Around the corner from the old Jinjiang Hotel in Shanghai's historic French Concession stands a row of dressmakers. At first glance, the stores look like they're hawking a Suzie Wong fantasy to foreign visitors. But on closer inspection, the tailors are not selling tourist tat. They're part of a once dying breed Shanghai artisans skilled in sewing qipao, the alluring dresses based on the traditional garb of the Manchus who ruled China's final imperial dynasty.
One of these clothing boutiques is owned by a relative of Qiu Xiaolong, the Shanghai-born author of the popular Inspector Chen mystery novels. (Qiu now lives in St. Louis, Mo., and he writes the books in English.) The fifth installment, Red Mandarin Dress, follows Chen as he tracks down a serial killer who dresses his victims in luxurious qipao. As the silk-clad bodies mount, the classical poetry quoting chief inspector contemplates how the wearing of a qipao was even more dangerous during the 1966-76 Cultural Revolution, when the dress was equated with all that was bad about Shanghai: money, class and a good dose of sex.
The serial killer has, if nothing else, an impeccable sense of history, dumping his victims in some of Shanghai's most famous spots. One woman is lured to her death at what Qiu calls the Joy Gate, a dancing hall modeled after the real-life Paramount. In a city swimming in sin, the Paramount was literally that, its dancing girls known as Shanghai's comeliest and naughtiest. After the communists marched into town in 1949, the Paramount was turned into the Red Capital Cinema, where propaganda films were dutifully screened. But in 2002, Asia's most famous dancing hall was renovated. It may now exude more than a little kitsch, but well-heeled customers can still take their pick of Chinese or Russian dancing partners.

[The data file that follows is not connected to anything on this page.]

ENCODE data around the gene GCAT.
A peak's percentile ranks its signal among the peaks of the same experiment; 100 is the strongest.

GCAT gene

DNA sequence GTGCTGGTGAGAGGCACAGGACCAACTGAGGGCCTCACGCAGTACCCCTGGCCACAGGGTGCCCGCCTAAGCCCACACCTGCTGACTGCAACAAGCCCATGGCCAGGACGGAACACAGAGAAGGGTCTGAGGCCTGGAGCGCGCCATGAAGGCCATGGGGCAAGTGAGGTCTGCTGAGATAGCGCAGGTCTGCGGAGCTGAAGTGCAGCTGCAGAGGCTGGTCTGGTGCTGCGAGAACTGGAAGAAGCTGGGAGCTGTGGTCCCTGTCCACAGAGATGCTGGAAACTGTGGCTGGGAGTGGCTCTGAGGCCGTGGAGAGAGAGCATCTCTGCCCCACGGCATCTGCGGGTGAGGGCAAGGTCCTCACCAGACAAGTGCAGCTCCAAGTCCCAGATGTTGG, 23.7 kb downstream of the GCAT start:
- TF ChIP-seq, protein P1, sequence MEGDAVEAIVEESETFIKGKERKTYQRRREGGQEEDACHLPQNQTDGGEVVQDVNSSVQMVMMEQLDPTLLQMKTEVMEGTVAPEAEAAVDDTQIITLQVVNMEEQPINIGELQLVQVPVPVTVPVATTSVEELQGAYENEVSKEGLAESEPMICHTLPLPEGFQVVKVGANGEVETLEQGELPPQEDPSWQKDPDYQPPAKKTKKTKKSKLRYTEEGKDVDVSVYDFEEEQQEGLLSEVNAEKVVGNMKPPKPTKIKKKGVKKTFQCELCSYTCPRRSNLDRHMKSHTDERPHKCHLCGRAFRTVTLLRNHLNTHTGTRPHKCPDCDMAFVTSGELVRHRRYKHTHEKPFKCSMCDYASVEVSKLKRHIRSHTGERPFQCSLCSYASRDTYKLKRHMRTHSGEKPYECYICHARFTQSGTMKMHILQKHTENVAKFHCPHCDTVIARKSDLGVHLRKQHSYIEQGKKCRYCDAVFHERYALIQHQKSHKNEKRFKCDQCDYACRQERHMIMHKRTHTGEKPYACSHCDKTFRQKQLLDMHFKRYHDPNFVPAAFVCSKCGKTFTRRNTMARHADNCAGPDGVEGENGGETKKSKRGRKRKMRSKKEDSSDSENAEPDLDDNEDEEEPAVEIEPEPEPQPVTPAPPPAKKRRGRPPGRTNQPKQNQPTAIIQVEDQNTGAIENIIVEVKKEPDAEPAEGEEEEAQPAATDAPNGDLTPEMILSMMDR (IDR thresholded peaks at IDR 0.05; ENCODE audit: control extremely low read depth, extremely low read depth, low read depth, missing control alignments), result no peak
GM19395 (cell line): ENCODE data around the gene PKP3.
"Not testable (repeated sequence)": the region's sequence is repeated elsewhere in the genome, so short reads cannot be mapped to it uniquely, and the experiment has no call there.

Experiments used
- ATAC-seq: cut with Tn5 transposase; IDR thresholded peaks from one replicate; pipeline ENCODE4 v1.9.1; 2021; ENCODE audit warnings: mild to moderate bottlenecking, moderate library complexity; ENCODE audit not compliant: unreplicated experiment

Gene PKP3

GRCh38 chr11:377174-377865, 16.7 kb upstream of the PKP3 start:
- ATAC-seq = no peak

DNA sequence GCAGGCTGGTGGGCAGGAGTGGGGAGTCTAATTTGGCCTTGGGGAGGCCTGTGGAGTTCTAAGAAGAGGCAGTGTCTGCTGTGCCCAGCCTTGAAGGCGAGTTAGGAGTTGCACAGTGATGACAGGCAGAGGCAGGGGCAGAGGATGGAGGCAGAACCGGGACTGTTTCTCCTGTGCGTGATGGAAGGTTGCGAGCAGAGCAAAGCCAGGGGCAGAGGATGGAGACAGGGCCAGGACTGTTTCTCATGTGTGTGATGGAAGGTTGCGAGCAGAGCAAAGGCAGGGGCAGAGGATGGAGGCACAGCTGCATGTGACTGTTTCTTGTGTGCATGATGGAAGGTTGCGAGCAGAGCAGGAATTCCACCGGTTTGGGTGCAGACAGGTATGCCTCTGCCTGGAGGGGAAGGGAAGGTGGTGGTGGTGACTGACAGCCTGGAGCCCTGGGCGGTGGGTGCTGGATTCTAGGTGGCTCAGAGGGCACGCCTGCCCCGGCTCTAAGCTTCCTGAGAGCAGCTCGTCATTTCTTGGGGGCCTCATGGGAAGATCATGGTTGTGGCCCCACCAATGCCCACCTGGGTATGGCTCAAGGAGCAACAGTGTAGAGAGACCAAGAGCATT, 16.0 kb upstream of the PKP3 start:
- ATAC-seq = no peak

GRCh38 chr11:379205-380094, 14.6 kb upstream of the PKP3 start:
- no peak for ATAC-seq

Chen's search for the killer also takes him to one of the city's finest eateries, located in the former villa of a so-called "capitalist roader." During the height of communist fervor, restaurants if they were allowed to open at all dished up only the most basic food for the masses. But the reform era has unleashed a culinary revolution. At Yongfoo Elite, an Art Deco antique-filled restaurant housed in the former British consulate, customers can indulge in updated renditions of bean curd with hairy-crab roe, as well as drunken chicken poached in Shaoxing wine. Yongfoo, though, is more about ambiance than food. For true Shanghainese home cooking, Chen heads to a local dive devoid of atmosphere a place like Ruifu Yuan on Jinxian Road, which offers superlative soy-braised pork belly and creamy fish soup with pork wontons, along with the requisite fluorescent lights and brusque wait staff.
When Inspector Chen seeks inspiration to solve his case, he worships at a place based on Jing'an Temple. Nestled next to a shopping mall, Jing'an, the city's oldest temple, captures Shanghai's most flagrant contradictions. It's gaudy. The monks are apt to sidle up for a donation, stating with worldly aplomb that credit cards are accepted. Yet the temple still manages to exude a sense of peace. And if the Buddhist mantras don't ease the soul, worshippers can try jeweler Tiffany & Co. just down the street. It's just the kind of place where a damsel in a red mandarin dress might find salvation.
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